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Readers Respond -- Charles Laulette

October 31, 2001

This commentary is in response to the commentary by Richard R. Robbins

Jr. concerning the Oakmont V project.

At the second public hearing, a real estate agent spoke in support of

the 572-unit project, claiming that the fair-market value for each of Mr.

Gregg's undeveloped lots would be about $350,000. She added, "It was

atrocious that the city of Glendale had only raised $8 million for a

recreational alternative."


Mr. Robbins, by no coincidence, is a real estate agent also, and Mr.

Robbins chose to include his occupation right under his name on his

commentary. Nice try, Mr. Robbins.

What is the value of the Verdugo Mountains to the Verdugo Woodlands?

The Gregg family claims that his land is worth more than $40 million. But

his project proposes blasting, ridgeline cuts and 100-foot-high retaining

walls, while other units will be built on 100 feet of fill. It will bury

a riparian stream, calls for a million-gallon water tower in plain view,

and will fill our air with soot and debris from grading for a decade or

more to come.

Mr. Robbins claimed that his concern was that the city of Glendale

would be responsible for having to pay damages if the 572-unit project

was voted down. He stated that his concerns arose once the judge ruled in

favor of the Greggs after a motion to dismiss was filed by the city. The

significance of this early ruling merely means that the Greggs might have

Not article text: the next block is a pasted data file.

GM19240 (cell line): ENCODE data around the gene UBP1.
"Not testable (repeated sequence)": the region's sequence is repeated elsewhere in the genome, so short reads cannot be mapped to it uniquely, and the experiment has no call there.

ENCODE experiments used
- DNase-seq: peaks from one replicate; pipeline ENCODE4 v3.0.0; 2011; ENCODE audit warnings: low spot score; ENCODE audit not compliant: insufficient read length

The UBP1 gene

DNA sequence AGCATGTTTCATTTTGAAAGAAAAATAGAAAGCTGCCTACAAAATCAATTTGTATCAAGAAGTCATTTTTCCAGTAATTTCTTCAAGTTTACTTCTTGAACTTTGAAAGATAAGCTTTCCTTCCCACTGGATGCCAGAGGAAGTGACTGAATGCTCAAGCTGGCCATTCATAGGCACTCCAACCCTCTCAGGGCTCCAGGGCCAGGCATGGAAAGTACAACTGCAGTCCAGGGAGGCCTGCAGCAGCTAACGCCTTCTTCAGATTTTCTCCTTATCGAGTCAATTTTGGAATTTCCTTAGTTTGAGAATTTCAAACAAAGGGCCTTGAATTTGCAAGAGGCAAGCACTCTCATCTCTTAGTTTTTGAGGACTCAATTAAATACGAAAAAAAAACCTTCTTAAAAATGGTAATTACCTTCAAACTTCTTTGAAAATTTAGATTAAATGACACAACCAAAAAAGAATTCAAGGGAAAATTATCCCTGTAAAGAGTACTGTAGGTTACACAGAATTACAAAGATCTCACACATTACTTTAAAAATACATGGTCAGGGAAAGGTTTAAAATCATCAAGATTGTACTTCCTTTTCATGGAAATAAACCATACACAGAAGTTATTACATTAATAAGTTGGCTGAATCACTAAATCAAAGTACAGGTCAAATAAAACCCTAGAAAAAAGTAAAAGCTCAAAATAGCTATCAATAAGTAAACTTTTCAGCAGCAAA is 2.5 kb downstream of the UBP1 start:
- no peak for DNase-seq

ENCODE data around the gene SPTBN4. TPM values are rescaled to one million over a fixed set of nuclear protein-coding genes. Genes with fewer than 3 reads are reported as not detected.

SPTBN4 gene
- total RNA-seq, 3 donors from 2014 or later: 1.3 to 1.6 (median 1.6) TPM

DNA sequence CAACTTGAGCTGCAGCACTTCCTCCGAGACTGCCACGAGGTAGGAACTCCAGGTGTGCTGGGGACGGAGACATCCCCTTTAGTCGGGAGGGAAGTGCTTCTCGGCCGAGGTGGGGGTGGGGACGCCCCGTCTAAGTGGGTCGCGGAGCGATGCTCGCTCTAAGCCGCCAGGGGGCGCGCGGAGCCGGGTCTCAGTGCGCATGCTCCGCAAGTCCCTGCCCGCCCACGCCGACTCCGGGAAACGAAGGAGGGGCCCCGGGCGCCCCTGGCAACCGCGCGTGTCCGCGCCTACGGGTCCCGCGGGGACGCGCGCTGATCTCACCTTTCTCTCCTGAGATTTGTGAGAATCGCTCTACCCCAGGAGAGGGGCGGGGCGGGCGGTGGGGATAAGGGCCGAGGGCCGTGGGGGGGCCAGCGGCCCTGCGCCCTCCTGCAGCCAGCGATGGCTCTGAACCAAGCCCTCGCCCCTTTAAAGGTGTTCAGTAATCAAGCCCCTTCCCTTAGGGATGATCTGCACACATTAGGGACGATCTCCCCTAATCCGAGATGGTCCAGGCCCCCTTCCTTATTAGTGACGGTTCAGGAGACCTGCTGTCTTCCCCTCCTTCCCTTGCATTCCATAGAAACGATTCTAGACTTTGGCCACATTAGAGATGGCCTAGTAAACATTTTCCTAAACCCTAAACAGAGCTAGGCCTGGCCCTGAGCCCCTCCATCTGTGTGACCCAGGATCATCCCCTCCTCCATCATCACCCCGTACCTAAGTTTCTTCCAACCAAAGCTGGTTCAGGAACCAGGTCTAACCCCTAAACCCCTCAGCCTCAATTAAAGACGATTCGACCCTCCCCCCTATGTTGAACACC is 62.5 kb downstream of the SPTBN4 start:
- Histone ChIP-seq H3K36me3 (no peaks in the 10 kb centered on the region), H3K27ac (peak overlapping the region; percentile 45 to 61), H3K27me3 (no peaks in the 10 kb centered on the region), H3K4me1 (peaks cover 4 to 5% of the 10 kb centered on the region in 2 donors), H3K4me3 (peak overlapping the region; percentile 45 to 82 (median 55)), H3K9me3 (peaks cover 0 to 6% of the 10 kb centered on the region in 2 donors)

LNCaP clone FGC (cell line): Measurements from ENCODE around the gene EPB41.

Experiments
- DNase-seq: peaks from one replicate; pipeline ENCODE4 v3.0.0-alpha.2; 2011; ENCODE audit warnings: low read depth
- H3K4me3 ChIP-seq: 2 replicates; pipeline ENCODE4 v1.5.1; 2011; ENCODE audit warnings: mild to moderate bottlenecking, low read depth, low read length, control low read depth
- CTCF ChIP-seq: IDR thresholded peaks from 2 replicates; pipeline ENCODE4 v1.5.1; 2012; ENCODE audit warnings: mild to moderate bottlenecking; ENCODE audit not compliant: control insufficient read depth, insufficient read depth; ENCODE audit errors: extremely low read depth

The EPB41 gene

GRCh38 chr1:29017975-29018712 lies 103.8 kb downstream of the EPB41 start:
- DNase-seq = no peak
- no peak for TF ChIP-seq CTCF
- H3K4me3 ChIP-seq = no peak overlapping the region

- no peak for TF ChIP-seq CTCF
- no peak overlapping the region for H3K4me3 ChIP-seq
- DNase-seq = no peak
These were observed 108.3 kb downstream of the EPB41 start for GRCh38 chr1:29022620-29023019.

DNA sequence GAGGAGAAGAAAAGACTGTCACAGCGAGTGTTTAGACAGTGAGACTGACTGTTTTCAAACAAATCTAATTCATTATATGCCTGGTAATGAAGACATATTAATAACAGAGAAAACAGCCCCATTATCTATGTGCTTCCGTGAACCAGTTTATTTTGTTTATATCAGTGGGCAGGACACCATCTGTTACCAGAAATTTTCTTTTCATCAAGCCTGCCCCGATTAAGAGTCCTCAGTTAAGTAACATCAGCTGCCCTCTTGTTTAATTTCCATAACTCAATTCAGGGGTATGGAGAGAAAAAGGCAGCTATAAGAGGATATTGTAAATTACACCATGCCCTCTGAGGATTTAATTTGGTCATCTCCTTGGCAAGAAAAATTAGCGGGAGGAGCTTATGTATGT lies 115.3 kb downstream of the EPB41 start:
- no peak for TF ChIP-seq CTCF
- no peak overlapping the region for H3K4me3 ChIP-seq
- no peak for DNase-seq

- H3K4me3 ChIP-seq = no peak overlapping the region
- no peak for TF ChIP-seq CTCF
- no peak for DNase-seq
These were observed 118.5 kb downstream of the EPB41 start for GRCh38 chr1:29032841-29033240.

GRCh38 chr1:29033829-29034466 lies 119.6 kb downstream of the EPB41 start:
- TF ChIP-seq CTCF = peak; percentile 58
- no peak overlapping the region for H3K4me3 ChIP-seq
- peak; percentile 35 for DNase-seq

some merit to their lawsuit.

Mr. Robbins claims that it's a fight for a few at the expense of many.

The Glendale Hillside Ordinance was passed in 1993, and it's significance

limits any hillside development to only 12 units. Well ... this is the

last hillside project of such enormity that upon stipulation qualified

for the pre-1993 hillside ordinance standard.

Mr. Robbins stated in his commentary that there are 200,000 residents

of Glendale and only 200 to 300 people showed up at the public hearing.

(Glendale News-Press approximated that there were 400.) Still, this

statement is misleading. Last year, there was a hearing and around 800

people showed up to rebut the inadequacies of the first environmental

impact report only. The second hearing, which was the result of the first

hearing, was to address the revised environmental impact report only, and

like the first hearing was not to discuss the merits of the project. The

first EIR presented only five significant and unavoidable impacts, where

the revisions revealed more than 30.

Mr. Robbins commented that at the hearing there were parties arguing

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